Sunday, December 18, 2011

Spritz Cookies

My grandma LOVES to make cookies. My mom and I started helping her several years ago, when my grandpa passed. It is more efficient with two sets of hands, especially when you make 20 batches. Because my grandma has been having health problems, it was just my mom and I this year. We were not as ambitious as grandma and stopped at 3 batches. The best part about making spritz cookies probably has to be the colored sugar. I think grandma agrees. She has enough sugar to last her, me and my children.
Grandma's colored sugar collection
You can pick all sorts of shapes to press the cookies into, but we always do the long strips. The trick to get them to come out in a flat strip is holding the tip of the gun almost parallel to the cookie sheet and moving a bit faster than you think. Filling the gun can be a bit of a pain, but once you get the hang of it things move quickly.
The effort and time are well worth it too. They never last long. When I was in Steven's Point my freshman year, my brother ate every last cookie before I got home. This is when grandma was making 20 batches and we got at least 6 of those. I was pretty angry and amazed, being able to put it away really runs in the family I guess. They bake up to be a slightly fragile, buttery and delicious cookie. The sugar being the best part again, I like to dip them in a glass of milk and watch it change colors from the sugar. I hope you enjoy!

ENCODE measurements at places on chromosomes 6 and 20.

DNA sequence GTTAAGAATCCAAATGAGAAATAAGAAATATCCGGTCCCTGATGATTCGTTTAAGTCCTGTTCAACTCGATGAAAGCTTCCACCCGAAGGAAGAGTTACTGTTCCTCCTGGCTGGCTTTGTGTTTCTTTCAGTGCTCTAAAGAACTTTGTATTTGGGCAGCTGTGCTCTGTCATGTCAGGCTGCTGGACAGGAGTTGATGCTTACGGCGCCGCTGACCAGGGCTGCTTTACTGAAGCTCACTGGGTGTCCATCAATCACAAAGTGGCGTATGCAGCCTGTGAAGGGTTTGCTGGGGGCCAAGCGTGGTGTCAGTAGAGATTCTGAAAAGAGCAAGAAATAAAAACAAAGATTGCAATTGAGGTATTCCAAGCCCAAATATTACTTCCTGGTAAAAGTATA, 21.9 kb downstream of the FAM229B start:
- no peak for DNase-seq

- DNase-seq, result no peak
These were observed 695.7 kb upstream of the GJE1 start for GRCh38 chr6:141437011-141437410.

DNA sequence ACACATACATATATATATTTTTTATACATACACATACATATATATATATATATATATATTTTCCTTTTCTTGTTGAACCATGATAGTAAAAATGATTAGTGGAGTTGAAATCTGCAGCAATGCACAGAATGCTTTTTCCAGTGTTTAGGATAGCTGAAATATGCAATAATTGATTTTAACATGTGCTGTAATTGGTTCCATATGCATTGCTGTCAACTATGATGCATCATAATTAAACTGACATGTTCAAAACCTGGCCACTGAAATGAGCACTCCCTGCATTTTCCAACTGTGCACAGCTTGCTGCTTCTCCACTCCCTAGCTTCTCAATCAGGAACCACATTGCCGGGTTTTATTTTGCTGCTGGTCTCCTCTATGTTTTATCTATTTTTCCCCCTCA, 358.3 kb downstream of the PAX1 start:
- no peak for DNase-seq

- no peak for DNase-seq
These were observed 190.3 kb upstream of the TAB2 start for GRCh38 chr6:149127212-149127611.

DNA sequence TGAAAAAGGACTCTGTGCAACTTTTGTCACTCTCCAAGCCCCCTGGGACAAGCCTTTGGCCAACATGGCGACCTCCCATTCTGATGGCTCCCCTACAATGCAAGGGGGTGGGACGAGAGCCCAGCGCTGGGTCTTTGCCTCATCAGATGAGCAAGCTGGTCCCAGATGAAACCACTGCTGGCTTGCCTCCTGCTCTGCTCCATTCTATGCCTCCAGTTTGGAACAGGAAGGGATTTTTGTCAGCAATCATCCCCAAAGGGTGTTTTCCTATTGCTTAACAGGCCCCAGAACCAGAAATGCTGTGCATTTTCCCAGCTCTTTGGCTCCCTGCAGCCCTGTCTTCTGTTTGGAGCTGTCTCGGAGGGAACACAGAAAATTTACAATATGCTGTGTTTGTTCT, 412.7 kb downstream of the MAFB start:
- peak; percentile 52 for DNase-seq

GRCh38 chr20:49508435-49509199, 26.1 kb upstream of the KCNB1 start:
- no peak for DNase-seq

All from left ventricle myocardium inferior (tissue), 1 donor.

Does your family have any Christmas cookie traditions?

Ingredients:
1 cup butter, room temperature
3 egg yolks
2/3 cup sugar
1 teaspoon almond extract
2 1/2 cups all purpose flour
Instructions:
  1. Preheat oven to 400F.
  2. Beat butter, sugar, egg yolks and almond extract, about 4 minutes.
  3. Mix in flour to combine.
  4. Follow your spritz cookie gun instructions, piping them out onto a an ungreased cookie sheet. Sprinkle generously with colored sugar. Bake for 6 to 7 minutes, until firm but not brown. 
  5. Prepare several cooling racks. Working quickly, remove them from oven and cut them width wise, using a butter knife. Move them to the cooling racks.

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